The random aspect in rewards prevents the player to estimate the time required to obtain what he desires and greatly increase it's playing time.

"Another common tactic that has been used in RPGs is to put the player in the role of a high level user at the very beginning of the game to give them a taste of what they could later become and then strip them back to being level 1."
That's what in French we called "Marcher à la carotte" (you know, like that:

When I spoke about random-controlled rewards, it's one of the control aspect: On an MMO, like World of Warcraft, when a new boss is killed for the firsts times, it has a higher amount of chance to drop "special" items or gear pieces, which become way way more rare after that:
When seeing these players walking into cities with special mounts or nice gear, others players will want it too and will farm the dungeon (sometimes for many months) to obtain it, keeping the subscription active.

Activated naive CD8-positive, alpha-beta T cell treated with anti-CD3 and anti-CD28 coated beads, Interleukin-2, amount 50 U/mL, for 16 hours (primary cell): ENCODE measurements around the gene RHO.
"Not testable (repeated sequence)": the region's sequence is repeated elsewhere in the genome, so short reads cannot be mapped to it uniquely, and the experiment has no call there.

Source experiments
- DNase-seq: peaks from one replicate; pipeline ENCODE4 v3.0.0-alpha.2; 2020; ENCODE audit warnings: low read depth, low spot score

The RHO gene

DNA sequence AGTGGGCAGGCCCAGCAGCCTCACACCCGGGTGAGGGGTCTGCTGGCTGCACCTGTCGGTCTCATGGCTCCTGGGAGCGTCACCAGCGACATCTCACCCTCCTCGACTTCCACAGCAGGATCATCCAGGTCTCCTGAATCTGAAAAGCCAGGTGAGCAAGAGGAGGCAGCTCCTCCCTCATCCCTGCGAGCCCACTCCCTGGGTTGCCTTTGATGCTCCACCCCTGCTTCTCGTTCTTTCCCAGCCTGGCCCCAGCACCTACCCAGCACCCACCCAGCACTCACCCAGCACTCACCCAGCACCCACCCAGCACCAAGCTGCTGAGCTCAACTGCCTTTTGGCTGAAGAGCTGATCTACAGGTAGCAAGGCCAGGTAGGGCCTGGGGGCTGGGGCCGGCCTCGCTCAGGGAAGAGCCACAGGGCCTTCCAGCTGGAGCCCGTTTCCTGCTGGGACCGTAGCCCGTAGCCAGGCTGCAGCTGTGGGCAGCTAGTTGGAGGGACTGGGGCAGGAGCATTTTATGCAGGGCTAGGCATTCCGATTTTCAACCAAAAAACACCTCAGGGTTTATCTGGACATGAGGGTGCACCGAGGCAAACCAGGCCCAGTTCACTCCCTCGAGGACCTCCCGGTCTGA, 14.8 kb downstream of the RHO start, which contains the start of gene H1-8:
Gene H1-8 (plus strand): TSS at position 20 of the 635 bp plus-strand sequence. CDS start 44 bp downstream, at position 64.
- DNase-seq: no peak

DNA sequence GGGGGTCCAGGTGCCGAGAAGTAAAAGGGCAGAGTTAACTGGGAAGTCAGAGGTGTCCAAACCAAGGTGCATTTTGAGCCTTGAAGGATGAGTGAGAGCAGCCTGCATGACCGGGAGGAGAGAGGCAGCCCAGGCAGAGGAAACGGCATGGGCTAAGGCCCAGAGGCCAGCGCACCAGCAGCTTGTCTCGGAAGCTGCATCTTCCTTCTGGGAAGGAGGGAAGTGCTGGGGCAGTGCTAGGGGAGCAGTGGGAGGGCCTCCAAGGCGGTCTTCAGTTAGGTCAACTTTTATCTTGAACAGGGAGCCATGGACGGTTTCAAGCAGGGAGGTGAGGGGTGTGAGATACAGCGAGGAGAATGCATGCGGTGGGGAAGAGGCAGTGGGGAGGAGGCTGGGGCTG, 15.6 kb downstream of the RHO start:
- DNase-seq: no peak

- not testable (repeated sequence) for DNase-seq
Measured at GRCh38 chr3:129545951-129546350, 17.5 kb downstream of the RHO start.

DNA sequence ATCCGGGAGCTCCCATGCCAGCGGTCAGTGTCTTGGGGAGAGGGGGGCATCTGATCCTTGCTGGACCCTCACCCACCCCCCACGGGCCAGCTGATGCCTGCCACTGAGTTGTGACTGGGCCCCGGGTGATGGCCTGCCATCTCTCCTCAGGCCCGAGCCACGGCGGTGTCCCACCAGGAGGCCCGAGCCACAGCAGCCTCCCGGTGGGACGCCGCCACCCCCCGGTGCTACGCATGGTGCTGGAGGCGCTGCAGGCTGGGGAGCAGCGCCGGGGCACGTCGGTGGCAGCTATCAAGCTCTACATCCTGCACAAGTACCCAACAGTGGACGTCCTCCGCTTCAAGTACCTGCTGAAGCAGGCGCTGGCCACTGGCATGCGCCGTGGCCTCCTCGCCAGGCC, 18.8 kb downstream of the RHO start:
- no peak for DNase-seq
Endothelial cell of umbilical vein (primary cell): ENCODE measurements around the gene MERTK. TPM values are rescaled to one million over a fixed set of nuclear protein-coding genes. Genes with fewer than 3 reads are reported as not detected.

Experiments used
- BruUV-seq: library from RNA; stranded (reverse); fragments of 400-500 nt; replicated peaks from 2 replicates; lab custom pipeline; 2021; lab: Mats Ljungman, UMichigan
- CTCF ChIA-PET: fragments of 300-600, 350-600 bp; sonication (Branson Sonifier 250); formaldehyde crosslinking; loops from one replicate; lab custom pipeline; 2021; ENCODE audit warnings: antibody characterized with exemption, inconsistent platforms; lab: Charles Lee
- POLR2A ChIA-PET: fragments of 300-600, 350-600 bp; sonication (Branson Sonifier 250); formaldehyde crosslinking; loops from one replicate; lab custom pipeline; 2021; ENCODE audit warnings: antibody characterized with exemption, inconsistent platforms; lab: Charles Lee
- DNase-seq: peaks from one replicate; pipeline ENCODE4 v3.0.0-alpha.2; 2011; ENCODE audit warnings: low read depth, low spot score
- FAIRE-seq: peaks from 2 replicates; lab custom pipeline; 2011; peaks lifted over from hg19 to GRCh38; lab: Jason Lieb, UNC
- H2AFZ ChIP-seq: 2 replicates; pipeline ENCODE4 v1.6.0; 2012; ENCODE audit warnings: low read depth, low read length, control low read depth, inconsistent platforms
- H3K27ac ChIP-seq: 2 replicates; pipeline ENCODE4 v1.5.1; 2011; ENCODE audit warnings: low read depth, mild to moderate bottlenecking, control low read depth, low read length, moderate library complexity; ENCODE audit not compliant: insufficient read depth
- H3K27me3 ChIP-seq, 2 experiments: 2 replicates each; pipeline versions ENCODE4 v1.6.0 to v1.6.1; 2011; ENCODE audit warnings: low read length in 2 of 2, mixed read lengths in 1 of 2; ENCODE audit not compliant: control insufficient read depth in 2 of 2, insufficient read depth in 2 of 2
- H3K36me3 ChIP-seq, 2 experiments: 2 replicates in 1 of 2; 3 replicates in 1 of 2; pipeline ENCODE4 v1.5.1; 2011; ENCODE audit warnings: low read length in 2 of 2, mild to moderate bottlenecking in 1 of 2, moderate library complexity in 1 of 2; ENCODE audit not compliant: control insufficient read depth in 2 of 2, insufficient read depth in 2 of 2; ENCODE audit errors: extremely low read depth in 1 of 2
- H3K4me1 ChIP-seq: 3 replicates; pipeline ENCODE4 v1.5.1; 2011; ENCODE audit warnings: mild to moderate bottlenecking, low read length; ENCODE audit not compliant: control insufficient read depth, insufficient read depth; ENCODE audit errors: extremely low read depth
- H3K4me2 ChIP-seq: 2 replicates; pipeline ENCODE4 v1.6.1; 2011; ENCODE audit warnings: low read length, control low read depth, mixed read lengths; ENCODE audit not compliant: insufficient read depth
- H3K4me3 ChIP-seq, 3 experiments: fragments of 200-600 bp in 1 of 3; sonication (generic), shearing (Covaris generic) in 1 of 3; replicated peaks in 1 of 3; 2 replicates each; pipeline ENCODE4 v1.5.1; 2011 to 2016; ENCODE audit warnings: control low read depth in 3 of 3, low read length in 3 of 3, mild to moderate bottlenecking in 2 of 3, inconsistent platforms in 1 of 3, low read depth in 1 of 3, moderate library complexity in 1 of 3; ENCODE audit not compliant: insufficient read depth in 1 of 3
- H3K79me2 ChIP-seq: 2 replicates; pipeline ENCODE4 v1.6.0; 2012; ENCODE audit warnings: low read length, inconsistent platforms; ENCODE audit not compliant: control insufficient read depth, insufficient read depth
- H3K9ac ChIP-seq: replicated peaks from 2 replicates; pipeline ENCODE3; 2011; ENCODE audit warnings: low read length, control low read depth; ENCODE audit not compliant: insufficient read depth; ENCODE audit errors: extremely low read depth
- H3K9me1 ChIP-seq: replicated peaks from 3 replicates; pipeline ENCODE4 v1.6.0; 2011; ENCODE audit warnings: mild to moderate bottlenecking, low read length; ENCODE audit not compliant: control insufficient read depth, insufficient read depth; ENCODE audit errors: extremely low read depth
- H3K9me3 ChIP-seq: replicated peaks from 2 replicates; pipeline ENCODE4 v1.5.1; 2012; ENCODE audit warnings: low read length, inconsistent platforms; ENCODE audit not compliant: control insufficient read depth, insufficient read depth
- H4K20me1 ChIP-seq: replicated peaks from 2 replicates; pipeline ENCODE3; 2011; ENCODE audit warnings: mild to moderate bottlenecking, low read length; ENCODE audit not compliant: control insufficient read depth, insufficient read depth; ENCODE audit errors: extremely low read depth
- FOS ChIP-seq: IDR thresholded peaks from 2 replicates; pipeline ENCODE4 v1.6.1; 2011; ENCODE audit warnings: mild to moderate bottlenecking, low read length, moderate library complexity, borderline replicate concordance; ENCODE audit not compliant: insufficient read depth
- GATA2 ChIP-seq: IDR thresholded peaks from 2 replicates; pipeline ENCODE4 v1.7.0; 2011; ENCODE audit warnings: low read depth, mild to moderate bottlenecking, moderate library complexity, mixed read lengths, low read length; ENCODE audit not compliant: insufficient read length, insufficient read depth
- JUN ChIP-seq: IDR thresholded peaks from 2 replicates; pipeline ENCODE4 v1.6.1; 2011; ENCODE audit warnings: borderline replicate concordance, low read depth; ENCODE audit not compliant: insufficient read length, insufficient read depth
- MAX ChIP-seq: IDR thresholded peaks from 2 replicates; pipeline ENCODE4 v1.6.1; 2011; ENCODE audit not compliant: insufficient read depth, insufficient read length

World of Warcraft is using both loops after reaching max level:
1) The first one is yours: The quests rewards will allow player to complete dungeons.
2) Then the "Kill monster -> random reward" one: The player have to farm dungeons to get more powerful gear.
3) Go back to the first one: The player is now ready to clean "low level" raids and "Heroic" dungeons, granting him Tokens to buy stuff.
4) Go back to the second one, the most effective to keep player on the game: This is the end game content, the player has to play-and-pray as farming "high level" raids to randomly loot the best items of the game.

Hope it helps.

Ryan Paul
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Interesting post. But I would like to know 'what is' and 'what is not' important to add in a compulsion loop.

Can you give an example of compulsion loops for various other genres? Compulsion loops for games like MMO (Clash of Clans), Tower Defence, etc.

This is what I think what a compulsion loop is, for example: A compulsion loop for a Tower Defence game.

Play level > Kill enemy > Rewards > Upgrade power-ups/weapons > Play level > Player dies > And then back to Play level.

Does the above example makes sense? This can be shown graphically, like a flow chart.

They say a picture speaks a thousand words. So if I'm to show a game process (main points) to some one, is the above example enough for someone to understand the process on how the game will move forward?